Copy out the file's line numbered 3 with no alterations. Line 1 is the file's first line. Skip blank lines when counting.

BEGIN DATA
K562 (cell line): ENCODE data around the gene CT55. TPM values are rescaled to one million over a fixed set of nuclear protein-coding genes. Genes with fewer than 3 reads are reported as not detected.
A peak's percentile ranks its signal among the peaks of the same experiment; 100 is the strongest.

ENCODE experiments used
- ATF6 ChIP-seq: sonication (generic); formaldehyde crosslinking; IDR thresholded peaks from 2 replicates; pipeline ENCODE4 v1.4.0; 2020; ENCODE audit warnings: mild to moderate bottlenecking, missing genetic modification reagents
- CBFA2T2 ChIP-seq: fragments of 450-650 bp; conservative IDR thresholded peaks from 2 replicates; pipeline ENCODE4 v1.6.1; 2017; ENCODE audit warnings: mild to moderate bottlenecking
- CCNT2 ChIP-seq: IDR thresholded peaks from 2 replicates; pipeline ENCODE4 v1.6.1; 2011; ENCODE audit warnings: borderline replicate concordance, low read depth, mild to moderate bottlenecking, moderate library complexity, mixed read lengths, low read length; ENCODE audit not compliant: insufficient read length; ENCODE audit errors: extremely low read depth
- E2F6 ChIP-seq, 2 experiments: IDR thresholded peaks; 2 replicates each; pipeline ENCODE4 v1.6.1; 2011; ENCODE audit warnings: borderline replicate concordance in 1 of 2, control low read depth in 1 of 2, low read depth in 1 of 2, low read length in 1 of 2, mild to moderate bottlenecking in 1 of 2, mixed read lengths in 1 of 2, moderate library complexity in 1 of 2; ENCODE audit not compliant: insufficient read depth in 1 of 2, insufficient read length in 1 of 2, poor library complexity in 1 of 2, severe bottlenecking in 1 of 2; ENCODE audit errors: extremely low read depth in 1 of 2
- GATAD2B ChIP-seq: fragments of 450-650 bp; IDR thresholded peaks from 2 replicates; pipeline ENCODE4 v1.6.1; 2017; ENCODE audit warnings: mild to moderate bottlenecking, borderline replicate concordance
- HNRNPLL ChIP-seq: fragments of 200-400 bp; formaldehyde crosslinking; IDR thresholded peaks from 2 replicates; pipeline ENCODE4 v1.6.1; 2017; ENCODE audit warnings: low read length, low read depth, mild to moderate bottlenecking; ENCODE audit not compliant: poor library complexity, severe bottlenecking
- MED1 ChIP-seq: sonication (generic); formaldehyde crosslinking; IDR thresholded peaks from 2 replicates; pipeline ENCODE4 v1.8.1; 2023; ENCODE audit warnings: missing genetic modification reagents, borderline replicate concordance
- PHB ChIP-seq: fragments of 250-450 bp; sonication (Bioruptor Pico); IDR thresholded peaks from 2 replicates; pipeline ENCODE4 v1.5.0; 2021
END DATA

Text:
ENCODE experiments used